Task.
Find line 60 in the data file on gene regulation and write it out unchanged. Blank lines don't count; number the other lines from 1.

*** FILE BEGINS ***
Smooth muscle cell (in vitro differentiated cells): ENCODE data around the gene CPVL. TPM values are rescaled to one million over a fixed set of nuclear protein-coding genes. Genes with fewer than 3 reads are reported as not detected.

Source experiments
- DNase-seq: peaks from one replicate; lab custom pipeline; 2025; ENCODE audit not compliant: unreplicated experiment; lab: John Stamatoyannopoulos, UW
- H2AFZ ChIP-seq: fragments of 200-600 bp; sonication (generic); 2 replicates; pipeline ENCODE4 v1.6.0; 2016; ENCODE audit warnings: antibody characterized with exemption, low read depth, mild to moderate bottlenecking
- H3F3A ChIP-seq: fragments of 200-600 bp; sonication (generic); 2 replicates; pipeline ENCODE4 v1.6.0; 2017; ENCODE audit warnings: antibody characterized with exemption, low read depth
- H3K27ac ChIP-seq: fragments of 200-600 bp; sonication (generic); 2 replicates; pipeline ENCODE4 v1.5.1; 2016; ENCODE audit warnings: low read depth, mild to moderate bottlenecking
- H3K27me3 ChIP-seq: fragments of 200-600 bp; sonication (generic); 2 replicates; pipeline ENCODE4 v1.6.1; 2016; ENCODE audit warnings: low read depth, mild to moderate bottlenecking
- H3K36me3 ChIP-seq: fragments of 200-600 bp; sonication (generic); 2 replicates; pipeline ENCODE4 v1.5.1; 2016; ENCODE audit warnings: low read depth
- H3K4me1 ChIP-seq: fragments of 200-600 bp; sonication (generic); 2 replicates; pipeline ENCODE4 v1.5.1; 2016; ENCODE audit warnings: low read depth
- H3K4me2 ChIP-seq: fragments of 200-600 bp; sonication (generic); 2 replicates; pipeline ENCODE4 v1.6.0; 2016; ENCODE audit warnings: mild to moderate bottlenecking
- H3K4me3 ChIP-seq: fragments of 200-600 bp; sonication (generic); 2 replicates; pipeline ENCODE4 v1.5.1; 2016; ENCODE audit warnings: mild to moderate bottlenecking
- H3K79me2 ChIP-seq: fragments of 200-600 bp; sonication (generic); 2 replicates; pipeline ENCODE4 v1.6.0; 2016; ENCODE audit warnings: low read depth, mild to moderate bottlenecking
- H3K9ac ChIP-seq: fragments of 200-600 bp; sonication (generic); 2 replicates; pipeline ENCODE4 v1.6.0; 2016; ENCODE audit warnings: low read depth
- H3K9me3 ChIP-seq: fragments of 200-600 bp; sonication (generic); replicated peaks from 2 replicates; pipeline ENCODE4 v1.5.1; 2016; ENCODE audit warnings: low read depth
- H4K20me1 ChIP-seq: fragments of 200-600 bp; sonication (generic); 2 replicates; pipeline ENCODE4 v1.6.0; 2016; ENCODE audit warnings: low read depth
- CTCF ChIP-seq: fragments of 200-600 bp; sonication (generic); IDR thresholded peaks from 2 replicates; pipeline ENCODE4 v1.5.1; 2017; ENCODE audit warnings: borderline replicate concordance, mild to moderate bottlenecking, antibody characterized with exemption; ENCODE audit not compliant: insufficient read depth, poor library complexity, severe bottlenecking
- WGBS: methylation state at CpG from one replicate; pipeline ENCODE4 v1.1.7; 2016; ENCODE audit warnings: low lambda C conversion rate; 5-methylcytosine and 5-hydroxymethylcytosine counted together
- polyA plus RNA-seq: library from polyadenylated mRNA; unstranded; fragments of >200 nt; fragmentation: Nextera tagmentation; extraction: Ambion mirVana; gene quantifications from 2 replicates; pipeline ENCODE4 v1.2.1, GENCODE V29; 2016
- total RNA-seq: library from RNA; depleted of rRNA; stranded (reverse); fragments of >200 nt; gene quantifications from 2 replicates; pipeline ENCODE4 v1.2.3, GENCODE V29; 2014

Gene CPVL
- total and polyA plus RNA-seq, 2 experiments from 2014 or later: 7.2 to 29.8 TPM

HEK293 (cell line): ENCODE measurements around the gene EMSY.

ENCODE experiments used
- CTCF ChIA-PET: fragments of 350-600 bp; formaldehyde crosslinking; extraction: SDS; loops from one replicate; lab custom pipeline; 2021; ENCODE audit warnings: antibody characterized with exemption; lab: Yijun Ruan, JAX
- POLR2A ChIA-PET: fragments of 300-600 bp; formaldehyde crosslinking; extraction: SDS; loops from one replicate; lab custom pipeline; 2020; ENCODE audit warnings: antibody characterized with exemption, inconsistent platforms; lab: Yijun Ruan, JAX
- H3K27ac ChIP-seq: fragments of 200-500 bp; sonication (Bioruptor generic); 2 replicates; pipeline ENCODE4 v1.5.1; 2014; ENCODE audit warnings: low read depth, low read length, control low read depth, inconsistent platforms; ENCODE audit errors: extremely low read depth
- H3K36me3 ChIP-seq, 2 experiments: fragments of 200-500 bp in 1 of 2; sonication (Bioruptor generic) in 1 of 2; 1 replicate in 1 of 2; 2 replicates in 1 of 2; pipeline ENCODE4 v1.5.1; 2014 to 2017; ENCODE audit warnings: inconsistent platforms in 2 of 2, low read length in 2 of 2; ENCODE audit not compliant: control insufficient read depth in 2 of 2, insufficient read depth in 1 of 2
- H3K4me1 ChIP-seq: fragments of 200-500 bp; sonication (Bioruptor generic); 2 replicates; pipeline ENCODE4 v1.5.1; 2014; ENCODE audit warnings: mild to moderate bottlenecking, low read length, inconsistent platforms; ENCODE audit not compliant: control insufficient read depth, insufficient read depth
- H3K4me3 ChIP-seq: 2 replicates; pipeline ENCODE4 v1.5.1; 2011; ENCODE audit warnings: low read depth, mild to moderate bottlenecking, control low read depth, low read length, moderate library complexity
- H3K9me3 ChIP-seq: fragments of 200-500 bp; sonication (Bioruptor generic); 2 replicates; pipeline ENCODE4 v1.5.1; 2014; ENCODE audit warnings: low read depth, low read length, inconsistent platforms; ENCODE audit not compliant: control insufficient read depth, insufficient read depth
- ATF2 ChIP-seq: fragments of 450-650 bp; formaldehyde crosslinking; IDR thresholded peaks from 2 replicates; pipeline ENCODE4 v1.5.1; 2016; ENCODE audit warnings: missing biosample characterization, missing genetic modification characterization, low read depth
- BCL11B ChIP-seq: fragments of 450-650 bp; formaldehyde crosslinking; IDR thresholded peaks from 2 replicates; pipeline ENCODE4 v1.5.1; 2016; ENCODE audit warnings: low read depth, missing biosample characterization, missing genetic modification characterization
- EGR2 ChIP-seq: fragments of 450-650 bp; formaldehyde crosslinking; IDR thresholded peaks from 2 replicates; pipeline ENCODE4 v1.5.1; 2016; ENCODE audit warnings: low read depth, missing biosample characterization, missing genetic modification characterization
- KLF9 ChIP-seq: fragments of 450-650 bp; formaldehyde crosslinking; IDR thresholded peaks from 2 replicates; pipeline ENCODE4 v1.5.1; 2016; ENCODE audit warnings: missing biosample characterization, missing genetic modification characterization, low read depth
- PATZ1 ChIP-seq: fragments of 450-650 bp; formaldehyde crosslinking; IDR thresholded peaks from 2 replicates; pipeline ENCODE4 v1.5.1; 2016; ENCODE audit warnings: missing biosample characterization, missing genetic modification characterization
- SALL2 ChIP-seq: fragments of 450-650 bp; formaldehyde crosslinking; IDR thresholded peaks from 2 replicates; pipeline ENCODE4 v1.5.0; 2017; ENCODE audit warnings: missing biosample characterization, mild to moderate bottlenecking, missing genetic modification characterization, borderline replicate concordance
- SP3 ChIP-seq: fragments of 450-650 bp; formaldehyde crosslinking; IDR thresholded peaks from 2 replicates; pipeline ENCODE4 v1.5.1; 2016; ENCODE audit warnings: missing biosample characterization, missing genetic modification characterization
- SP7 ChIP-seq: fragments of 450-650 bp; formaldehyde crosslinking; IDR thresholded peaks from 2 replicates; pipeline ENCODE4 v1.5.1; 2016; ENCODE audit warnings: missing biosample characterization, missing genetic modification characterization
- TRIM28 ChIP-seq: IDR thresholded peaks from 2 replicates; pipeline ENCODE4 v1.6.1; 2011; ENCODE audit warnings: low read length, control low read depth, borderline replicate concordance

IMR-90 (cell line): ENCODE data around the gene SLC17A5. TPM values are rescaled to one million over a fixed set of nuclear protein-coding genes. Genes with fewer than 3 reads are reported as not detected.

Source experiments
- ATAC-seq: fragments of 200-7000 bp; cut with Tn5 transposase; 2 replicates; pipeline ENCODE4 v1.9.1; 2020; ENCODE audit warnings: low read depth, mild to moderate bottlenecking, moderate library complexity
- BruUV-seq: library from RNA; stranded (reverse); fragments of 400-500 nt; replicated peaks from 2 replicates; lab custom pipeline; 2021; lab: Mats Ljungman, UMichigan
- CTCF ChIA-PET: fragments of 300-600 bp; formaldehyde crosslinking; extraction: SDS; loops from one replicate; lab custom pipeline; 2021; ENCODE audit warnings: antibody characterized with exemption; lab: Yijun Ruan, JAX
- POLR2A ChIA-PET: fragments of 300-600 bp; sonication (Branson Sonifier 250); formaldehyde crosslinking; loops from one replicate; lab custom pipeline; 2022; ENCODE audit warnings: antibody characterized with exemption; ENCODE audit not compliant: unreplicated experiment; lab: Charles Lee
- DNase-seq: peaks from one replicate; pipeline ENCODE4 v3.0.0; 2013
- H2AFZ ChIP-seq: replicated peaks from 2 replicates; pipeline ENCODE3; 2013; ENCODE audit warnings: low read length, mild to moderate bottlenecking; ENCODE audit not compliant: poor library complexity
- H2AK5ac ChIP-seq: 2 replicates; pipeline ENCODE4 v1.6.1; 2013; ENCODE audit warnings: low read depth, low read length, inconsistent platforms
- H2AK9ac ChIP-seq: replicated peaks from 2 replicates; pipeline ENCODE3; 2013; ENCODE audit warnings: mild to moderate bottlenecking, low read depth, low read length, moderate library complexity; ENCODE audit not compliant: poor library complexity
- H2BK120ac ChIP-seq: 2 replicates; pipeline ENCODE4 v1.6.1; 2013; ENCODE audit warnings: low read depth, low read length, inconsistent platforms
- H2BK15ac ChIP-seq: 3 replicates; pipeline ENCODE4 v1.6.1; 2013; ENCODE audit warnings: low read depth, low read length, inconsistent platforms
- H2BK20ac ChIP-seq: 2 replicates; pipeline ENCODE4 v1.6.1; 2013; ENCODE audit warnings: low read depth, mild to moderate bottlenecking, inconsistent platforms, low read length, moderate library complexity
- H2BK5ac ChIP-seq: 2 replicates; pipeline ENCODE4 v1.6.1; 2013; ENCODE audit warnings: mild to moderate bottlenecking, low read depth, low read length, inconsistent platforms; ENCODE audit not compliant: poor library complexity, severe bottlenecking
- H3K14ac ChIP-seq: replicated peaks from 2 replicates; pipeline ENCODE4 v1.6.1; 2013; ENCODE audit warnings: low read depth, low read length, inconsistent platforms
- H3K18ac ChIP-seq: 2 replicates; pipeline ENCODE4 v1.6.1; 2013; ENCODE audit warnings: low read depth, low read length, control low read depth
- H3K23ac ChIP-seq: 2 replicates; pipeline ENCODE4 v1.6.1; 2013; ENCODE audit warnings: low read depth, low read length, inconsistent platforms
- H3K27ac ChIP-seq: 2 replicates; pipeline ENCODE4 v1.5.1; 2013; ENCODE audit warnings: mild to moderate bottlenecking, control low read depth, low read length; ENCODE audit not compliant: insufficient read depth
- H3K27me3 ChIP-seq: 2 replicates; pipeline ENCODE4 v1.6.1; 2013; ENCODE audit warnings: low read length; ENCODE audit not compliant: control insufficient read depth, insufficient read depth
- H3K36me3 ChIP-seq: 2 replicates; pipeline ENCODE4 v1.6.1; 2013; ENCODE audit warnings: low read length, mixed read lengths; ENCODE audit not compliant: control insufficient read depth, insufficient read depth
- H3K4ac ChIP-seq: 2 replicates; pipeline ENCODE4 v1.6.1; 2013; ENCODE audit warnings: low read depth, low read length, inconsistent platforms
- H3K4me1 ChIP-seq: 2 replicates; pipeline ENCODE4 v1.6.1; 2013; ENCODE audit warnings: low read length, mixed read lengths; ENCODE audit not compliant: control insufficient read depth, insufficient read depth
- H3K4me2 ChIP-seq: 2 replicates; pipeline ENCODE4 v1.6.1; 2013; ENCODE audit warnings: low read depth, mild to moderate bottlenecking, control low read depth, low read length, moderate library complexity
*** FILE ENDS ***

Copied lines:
- H3K4ac ChIP-seq: 2 replicates; pipeline ENCODE4 v1.6.1; 2013; ENCODE audit warnings: low read depth, low read length, inconsistent platforms